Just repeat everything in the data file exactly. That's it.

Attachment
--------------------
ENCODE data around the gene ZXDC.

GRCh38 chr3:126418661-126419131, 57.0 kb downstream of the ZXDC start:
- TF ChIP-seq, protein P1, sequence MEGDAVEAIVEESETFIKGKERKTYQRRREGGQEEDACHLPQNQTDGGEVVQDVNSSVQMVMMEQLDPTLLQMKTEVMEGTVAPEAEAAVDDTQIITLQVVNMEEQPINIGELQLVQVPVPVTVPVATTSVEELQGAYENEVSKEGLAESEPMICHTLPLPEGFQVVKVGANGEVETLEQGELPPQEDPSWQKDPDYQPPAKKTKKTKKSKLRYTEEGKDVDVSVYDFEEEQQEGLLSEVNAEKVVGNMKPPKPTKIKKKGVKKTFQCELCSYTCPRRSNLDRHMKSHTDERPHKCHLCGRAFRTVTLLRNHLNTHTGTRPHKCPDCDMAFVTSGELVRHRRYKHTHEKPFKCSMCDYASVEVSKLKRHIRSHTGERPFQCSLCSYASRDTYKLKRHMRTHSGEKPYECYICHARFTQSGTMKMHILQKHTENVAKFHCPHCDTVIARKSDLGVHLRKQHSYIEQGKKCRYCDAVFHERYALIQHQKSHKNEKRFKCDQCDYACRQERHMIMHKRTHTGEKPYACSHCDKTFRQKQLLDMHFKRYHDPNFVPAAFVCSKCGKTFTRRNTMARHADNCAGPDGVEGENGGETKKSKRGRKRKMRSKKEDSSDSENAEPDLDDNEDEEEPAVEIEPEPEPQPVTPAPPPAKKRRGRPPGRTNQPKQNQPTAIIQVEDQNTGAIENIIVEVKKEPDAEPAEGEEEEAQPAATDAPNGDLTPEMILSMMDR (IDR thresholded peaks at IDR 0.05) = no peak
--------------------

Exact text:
ENCODE data around the gene ZXDC.

GRCh38 chr3:126418661-126419131, 57.0 kb downstream of the ZXDC start:
- TF ChIP-seq, protein P1, sequence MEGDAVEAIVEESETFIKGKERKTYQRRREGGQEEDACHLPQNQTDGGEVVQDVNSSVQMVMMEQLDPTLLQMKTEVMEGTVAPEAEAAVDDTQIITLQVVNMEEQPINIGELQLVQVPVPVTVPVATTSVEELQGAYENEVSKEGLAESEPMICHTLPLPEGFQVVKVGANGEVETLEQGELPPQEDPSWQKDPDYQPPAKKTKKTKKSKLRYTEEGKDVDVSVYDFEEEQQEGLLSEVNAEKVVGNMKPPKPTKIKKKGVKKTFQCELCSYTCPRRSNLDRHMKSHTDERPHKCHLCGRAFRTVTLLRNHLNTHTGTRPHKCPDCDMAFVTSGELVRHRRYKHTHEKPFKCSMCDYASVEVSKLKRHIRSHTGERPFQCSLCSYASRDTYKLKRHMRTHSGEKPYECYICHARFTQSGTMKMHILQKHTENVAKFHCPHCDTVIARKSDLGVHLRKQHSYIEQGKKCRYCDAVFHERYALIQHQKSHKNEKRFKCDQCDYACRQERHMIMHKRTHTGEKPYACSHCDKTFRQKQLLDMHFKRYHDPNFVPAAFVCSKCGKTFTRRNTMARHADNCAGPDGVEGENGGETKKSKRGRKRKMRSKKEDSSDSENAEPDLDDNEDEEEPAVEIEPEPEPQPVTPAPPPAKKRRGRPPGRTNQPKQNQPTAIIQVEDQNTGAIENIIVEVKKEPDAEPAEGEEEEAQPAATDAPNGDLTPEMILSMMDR (IDR thresholded peaks at IDR 0.05) = no peak